Isabella Alcañiz, an associate professor in the Department of Government and Politics and director of the Latin American and Caribbean Studies Center, made her public debut as a commissioner of the City of College Park’s inaugural Restorative Justice Commission at an event hosted by the Maryland School of Architecture, Planning and Preservation (MAPP) earlier this month.
Both the mayor of College Park and the College Park City Council appointed Alcañiz to the three-year position earlier this year, tasking her and her fellow commissioners with designing and implementing policies that would redress the negative impact that anti-black racism, urban sprawl, the University of Maryland, and number of other factors has had on College Park’s Lakeland community.
“The neighborhood of Lakeland was historically this beautiful, vibrant community of African Americans. But racist policies robbed the community of its rich cultural and commercial vibrancy,” said Alcañiz. “This has been recognized as a problem and a harm that continues to have a very direct effect on community members in Lakeland and in College Park, and I am honored and excited to be part of such a historic effort to impact in a positive way today’s Lakeland community members.”
As a commissioner, Alcañiz will participate in monthly meetings with roughly 20 other members of local government, from the Lakeland community itself, and from UMD—including Dr. James McShay, Assistant Vice President for Engagement; Andrew Fellows, a faculty specialist in the College of Information Studies; and Criminology and Criminal Justice alumna Zabrina S. Anzyl, ’05, who currently acts as an assistant director of the Honors College’s Integrated Life Sciences program.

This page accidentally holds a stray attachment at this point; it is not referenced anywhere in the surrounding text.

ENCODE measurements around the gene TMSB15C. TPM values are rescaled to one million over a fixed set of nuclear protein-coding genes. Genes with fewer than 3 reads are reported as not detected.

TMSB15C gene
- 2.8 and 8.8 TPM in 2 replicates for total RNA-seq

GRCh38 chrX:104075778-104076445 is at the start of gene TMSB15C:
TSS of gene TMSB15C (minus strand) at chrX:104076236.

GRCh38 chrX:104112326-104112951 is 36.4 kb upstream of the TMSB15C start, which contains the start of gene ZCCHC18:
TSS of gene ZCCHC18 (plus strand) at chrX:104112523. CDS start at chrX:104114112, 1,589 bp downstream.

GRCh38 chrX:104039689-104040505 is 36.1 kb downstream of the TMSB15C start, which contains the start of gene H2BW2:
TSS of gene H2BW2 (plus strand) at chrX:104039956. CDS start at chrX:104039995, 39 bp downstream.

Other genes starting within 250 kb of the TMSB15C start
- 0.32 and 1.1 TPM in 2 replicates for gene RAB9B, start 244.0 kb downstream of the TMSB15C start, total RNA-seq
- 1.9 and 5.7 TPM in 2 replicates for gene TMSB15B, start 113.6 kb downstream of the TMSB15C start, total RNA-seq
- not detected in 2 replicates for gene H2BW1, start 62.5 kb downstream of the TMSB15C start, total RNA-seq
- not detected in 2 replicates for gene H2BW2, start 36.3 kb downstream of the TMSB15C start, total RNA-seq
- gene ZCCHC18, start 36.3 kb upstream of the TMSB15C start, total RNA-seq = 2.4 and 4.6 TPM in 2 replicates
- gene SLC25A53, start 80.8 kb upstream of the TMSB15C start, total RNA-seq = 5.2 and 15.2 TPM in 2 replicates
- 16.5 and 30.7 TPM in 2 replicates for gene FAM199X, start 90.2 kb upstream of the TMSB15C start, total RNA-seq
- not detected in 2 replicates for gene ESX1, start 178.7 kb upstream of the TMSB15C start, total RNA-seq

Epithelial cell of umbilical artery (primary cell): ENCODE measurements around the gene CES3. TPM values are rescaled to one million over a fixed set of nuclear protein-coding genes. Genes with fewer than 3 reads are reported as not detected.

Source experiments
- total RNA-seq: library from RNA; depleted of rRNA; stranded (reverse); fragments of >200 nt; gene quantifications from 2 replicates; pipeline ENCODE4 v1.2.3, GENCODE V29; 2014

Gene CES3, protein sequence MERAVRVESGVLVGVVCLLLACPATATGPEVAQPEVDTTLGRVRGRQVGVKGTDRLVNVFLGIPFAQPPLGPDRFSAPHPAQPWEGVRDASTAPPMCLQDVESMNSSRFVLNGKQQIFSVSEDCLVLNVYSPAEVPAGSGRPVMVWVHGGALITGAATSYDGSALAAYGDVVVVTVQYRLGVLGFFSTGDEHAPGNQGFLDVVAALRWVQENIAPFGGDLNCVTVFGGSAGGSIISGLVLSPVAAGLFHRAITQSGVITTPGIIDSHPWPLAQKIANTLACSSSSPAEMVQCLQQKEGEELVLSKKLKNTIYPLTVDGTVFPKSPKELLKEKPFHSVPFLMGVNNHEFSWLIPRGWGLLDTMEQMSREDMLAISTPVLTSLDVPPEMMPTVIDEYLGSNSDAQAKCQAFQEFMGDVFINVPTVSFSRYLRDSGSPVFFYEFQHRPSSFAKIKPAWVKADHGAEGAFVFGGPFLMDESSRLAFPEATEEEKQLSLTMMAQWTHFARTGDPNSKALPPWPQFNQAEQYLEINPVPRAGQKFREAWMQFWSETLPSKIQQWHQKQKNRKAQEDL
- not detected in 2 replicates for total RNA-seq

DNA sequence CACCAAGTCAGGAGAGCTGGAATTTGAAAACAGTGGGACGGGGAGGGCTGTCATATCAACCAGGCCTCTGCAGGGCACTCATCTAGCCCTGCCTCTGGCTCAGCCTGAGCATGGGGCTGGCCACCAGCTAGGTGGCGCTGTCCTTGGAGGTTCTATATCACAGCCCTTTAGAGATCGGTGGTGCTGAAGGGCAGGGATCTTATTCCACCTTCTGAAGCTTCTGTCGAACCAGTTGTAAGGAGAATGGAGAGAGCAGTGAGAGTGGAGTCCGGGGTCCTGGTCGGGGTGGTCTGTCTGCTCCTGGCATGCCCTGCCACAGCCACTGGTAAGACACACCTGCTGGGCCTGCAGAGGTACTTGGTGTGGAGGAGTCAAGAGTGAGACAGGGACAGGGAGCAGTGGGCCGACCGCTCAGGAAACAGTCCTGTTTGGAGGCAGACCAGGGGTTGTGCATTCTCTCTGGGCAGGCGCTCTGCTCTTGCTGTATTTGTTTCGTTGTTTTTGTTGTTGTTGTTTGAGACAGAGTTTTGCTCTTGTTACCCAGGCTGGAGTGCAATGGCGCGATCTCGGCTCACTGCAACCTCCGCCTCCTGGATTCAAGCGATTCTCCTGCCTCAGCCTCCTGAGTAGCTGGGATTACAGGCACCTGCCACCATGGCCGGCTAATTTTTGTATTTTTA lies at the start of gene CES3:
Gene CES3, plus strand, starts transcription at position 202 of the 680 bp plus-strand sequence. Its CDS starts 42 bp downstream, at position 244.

“I'd never heard of Lakeland when I was studying criminology in Tydings as a Terp, but I think my criminal justice education has taught me that systems of oppression and harm continue to operate unless they are intentionally disrupted,” said Anzyl. “The Lakelanders have suffered generations of harm, and I'm honored to work with those community members and center their voices in this commission's work.”
The commission’s formation came at the recommendation of the City of College Park’s Steering Committee for Restorative Justice, of which Joseph Richardson, BSOS’ Joel and Kim Feller Professor of African American Studies and Anthropology, was asked to be a part because of his role as co-chair of the BSOS Anti-Black Racism Initiative’s (ABRI) Community Engagement and Policy Subcommittee.
With his fellow steering committee members—including MAPP event panelist Maxine Gross, now chair of the Restorative Justice Commission, and Mary Sies, a Department of American Studies associate professor and scholar of Lakeland—Richardson helped establish and spread word about the Restorative Justice Commission. It was through that effort that Alcañiz, Richardson’s ABRI subcommittee co-chair, decided to apply.
“I am quite proud of the work Isabella and I have done on behalf of the ABRI and the university to uplift restorative justice for the harms suffered by the Lakeland community,” said Richardson. “Our initial goals as the Community Engagement and Policy subcommittee were to address restorative justice in Prince George's County … [and] when we learned of the restorative justice steering committee for College Park, it was pretty much perfect timing because our goals aligned with what they were proposing—particularly around the issues that impacted Lakeland and the ways the university may have been complicit in that process, or at a minimum turned a blind eye to it.”
The commission is presently focused on two tasks: Working with elder Lakelanders to record and preserve the official history of Lakeland, and creating plans and proposals that would, in Alcañiz’s words, “address the grievances of the community and provide the strongest sense of restorative justice.”
As she recently expressed to MAPP event attendees, Alcañiz believes that money flowing back into Lakelanders’ hands is a solution the City of College Park should replicate—the City of Evanston, Illinois, where Alcañiz’s son was born, is currently awarding $25,000 housing grants to the area’s Black community members.
“Whatever policy is decided upon, there needs to be a monetary component that goes to Lakelanders,” said Alcañiz. “The commission can’t be symbolic only; that’s been done, and that’s not justice.”